I know that in many ways my decision to turn my disabilities into a game of hiding caused me to feel very isolated for much of my undergraduate career—even after I came back from my leave of absence. I can see how my continued decision not to talk about them has negatively affected some of my friendships: many of my friends laughed at the times when I would spend a few weeks crying and a few weeks hyperactive because they thought I was just acting immature or obnoxious. They’ve thought they have givin me a compliment during times when they’ve shared how happy they are I finally decided to “grow up”, since they didn’t realize my previous behavior pattern was symptomatic of my mood swings; mood swings I now spend a lot of mental, physical and emotional energy fighting to keep from showing every day of my life. I also know that my decision to hide my disabilities has made it incredibly difficult for me to learn how to ask for help, (something that probably exacerbated my feelings of isolation from the greater Georgetown community and probably prevented me from excelling to the extent that I would have liked at times).

At the same time, seeing my disabilities as something to hide has helped me to grow because they truly were my struggles. In much the same fashion that I had to learn for myself how to eat on a strict schedule to better maintain my diabetes (because no one else knew enough about my blood glucose levels to recommend that lifestyle choice to me), it was up to me to realize when I was entering into a period of hypomania or depression because my fellow Hoyas didn’t know to point out changes in my behavior as possible symptoms of relapse. Sometimes, my approach was dangerous. Mostly, however, it was enlightening. And I believe it gave me a deeper appreciation of the friends that I did decide to trust with the full truth of my physical and mental health because their patience, care and sincerity reminded me that it was indeed possible to be a good Hoya and not have everything tightly under your control.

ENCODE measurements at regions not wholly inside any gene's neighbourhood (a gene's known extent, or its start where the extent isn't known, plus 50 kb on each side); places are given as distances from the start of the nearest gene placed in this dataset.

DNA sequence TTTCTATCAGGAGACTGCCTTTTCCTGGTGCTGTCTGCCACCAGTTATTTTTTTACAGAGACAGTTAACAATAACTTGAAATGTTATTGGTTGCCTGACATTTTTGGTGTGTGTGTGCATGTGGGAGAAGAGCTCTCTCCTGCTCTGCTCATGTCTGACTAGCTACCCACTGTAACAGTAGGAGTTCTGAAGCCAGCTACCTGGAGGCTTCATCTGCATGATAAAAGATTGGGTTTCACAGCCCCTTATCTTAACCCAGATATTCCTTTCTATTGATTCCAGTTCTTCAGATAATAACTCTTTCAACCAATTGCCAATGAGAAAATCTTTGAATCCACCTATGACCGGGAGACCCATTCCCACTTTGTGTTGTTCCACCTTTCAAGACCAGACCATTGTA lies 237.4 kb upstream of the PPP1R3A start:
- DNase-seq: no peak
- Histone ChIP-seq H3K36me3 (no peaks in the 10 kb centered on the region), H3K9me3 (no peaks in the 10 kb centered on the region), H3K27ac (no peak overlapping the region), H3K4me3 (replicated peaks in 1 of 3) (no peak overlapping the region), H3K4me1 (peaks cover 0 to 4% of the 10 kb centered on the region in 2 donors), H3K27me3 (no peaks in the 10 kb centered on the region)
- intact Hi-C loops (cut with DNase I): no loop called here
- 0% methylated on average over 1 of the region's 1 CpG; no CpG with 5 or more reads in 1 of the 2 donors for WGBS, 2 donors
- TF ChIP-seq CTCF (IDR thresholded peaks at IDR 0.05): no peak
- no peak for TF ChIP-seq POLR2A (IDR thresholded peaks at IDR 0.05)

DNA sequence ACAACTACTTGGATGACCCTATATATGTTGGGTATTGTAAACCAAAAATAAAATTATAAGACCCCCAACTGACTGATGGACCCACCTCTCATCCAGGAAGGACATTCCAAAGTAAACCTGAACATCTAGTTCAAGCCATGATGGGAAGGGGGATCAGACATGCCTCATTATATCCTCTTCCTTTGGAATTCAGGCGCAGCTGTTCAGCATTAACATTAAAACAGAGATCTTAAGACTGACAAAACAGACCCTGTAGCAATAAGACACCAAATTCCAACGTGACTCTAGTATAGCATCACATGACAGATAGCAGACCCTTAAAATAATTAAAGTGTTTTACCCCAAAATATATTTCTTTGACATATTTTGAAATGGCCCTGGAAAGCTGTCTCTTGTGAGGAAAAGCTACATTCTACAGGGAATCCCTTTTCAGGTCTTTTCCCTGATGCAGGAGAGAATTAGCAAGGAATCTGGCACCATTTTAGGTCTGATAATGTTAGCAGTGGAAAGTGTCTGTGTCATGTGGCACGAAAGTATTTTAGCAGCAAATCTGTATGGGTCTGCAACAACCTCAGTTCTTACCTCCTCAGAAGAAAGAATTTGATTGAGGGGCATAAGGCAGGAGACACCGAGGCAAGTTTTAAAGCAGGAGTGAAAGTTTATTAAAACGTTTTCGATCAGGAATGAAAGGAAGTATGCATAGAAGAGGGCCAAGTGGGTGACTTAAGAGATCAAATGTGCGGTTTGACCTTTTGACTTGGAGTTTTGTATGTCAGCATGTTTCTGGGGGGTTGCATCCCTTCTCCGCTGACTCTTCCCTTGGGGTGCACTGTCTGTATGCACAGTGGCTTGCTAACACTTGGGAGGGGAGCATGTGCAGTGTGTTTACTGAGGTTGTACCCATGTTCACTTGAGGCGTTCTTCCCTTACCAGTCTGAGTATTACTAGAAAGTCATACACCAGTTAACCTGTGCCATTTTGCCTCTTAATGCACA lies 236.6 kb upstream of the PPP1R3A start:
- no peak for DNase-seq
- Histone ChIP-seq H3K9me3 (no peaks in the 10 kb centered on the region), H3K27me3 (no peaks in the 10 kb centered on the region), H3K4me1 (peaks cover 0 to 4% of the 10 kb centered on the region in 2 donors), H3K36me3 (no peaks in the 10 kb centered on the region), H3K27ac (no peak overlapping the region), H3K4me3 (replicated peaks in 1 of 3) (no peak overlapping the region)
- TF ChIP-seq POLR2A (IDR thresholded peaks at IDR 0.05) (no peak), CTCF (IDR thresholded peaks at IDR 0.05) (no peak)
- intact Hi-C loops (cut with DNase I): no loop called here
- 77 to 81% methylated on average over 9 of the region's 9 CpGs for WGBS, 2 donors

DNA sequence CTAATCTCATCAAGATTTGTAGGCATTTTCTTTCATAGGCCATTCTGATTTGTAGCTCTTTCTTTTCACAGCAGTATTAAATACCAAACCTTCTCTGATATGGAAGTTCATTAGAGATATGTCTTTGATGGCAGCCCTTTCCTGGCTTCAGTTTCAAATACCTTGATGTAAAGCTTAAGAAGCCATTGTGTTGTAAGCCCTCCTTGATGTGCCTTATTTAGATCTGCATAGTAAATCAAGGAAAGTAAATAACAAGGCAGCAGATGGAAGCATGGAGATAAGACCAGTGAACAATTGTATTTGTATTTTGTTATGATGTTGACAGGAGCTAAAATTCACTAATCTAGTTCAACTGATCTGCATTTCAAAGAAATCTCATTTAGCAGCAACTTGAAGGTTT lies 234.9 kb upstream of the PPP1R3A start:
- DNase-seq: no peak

In the end, probably the most valuable lesson I learned from living with disabilities during undergrad and the lesson with which I still struggle the most today: Perfection is not necessary to be a good person. You do not need to have effortless control over every aspect of your life in order to be a responsible, caring, hardworking, loveable individual—regardless of which school you attend or what kind of day you are having. While I do not think it would be wise to share every detail of your struggles or “imperfections” with every person that you know, I also do not think that you should shame yourself into hiding those facts to the point where it negatively affects your physical, mental, emotional or even spiritual well-being.

I hid my disability because I thought it was the only way I could survive undergrad. And in some ways it was, but in many ways (i.e: taking a leave of absence) it wasn’t. For anyone else living with a disability in undergrad, please realize this: you have the privilege to decide whether you maintain your experience living with a disability private while enrolled in college in the same way that I did while at Georgetown, or, share your personal experiences with whomever you would like with the expectation you should continue to receive the same respect, care and dignified treatment from your friends, colleagues and educators because regardless of how your disability is defined, it never strips you from ,your inherent right to such treatment.